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Understanding carbon credits

What they are and how they work

What Are The Different Types Of Carbon Credits?

When businesses say they operate to a standard that’s carbon neutral or even carbon positive, it rarely means that they’re doing so with no harmful emissions at all as it’s near impossible. Instead, usually they offset the emissions they do incur with the purchase of carbon credits – and here, we explain what those are and how they work.

What are Carbon Credits and how do they work?

Carbon Credits are a way of companies or individuals purchasing the offset of emissions. Each ‘credit’ bought is invested into an initiative that permanently removes or avoids one tonne of GHG (Greenhouse Gas) emissions. This could be through land use change, the planting of trees or renewable energy production. Usually, such initiatives and projects are in rural areas and managed by companies who specialise in the regeneration of environments.

When a company can’t avoid emissions, they buy carbon credits to offset the negative environmental impact. If they buy enough of them, they may be able to claim carbon neutrality – that is, removing the equivalent all of the emissions they make.

How do Greenwashing and Carbon Credits interact?

The practice of ‘greenwashing’ is where businesses purchase carbon credits purely to meet sustainability targets or to enhance the reputation of their company as ‘green’; but without making tangible efforts to reduce their overall carbon emissions – leaving no net carbon benefit. This is considered an unethical practice as it does not demonstrate any real commitment to the ethical or environmental concerns of running a business, and simply shifts the impact of emissions from one place to another.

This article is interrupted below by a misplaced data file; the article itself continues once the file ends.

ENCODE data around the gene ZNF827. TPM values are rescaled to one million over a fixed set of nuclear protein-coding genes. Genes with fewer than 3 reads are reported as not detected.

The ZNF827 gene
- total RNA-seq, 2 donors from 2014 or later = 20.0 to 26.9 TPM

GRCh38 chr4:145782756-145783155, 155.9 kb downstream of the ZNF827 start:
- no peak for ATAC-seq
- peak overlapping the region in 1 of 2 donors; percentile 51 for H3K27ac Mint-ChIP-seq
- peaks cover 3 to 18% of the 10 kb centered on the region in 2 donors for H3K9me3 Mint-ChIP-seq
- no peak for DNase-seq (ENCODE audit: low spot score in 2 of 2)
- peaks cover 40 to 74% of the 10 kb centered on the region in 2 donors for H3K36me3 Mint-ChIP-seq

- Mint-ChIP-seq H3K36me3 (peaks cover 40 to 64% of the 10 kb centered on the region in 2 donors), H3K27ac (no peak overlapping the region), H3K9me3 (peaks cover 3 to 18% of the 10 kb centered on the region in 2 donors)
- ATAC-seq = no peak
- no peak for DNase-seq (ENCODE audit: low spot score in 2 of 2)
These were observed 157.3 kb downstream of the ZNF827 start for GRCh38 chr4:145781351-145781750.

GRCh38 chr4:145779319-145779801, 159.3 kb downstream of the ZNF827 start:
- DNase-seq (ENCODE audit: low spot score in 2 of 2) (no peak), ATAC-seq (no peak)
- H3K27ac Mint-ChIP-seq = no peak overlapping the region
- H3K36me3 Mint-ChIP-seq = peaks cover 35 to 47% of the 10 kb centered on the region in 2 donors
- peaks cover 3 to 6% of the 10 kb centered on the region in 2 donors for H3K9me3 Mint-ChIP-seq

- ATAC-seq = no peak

As such, carbon credit purchase should only ever form one part of a business’ sustainability strategy and should not be its sole effort.

Compliance Carbon Markets

In Compliance Carbon Markets, carbon credits are part of regulatory cap-and-trade systems. This is where national governments form GHG emission limits by industry, which creates a ‘cap’ on the total amount of emissions. When organizations in these industries reduce their emissions to below these caps, they earn carbon credits. These credits, which are then considered surplus, can be sold on to other organizations who are struggling to reduce their emissions to within the limits. This helps incentivize a kind of circular system within industries to reduce emissions overall.

Voluntary Carbon Markets

In Voluntary Carbon Markets, businesses (and sometimes individuals) choose to purchase carbon credits to offset their emissions through their own choice – and not because of any legal requirements or industry limits to do so. Most commonly, carbon credits are bought to enhance sustainability credentials, to work toward carbon neutrality and to support environmental efforts. Carbon credits in voluntary markets are created and sold by specific offset projects who either remove emissions or avoid adding more.

The Verification of Carbon Credits

It is critical that businesses ensure any purchase of carbon credits is authentic and that they truly are removing or avoiding emissions; otherwise, their purchase is fruitless and no move toward sustainability is made.